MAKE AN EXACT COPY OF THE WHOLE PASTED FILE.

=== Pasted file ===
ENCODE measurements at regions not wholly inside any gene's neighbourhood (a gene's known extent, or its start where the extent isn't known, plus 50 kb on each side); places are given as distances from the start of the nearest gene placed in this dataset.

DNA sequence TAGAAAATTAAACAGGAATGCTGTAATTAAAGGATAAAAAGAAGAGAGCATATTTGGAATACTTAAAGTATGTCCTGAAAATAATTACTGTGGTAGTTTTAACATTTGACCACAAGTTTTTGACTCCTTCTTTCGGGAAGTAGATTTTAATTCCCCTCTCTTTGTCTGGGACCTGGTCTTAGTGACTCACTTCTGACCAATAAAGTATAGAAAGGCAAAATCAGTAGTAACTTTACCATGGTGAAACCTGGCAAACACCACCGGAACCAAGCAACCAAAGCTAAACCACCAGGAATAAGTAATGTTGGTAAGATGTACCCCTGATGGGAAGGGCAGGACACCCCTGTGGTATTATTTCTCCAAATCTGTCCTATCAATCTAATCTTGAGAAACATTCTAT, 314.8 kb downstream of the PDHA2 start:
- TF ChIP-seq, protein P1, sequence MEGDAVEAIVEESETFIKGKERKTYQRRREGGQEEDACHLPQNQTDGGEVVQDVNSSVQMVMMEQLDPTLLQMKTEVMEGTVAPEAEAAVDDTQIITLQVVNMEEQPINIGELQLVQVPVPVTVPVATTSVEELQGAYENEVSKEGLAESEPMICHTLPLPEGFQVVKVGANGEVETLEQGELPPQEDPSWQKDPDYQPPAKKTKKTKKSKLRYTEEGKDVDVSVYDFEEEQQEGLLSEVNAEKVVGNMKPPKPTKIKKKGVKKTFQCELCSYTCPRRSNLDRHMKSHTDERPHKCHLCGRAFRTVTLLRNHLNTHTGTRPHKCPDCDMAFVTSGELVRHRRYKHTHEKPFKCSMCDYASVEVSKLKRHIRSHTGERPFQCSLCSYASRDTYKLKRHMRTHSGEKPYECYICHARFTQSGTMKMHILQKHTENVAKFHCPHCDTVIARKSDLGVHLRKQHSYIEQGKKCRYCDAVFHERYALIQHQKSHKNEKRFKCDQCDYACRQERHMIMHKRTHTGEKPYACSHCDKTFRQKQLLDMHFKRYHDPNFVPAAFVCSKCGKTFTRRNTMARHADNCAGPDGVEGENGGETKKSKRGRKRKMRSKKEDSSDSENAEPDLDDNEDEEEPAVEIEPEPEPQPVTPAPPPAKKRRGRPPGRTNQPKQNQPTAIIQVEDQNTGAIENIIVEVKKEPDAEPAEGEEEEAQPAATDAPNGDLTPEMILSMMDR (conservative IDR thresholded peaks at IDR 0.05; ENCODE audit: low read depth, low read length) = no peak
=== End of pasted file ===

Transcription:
ENCODE measurements at regions not wholly inside any gene's neighbourhood (a gene's known extent, or its start where the extent isn't known, plus 50 kb on each side); places are given as distances from the start of the nearest gene placed in this dataset.

DNA sequence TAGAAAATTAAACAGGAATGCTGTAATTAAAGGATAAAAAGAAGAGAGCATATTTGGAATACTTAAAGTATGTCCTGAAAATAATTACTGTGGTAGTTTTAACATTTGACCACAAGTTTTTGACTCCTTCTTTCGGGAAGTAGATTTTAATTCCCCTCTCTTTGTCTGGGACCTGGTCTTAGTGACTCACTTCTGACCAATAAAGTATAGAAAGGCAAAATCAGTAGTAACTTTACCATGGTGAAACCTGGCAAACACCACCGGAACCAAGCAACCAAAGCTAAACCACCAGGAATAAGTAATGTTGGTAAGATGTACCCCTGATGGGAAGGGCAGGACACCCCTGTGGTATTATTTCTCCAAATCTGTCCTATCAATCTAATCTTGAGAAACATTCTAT, 314.8 kb downstream of the PDHA2 start:
- TF ChIP-seq, protein P1, sequence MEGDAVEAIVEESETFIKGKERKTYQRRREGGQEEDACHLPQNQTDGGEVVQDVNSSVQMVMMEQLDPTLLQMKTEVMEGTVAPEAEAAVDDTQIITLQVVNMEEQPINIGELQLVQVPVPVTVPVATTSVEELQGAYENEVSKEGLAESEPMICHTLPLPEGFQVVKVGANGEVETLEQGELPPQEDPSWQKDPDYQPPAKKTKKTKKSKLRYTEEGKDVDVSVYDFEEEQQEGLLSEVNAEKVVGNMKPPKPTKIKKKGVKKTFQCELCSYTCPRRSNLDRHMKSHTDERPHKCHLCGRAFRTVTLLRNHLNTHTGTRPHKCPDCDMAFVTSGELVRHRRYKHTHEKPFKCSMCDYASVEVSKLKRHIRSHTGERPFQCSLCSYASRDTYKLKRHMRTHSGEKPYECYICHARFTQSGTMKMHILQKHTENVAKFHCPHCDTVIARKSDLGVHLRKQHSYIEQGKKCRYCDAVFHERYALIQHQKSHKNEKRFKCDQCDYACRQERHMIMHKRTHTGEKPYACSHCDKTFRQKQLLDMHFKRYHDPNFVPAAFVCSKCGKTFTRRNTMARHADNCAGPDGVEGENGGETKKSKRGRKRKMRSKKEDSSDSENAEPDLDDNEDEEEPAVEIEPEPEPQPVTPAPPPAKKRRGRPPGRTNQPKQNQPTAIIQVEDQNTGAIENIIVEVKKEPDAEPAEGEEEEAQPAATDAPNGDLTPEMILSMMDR (conservative IDR thresholded peaks at IDR 0.05; ENCODE audit: low read depth, low read length) = no peak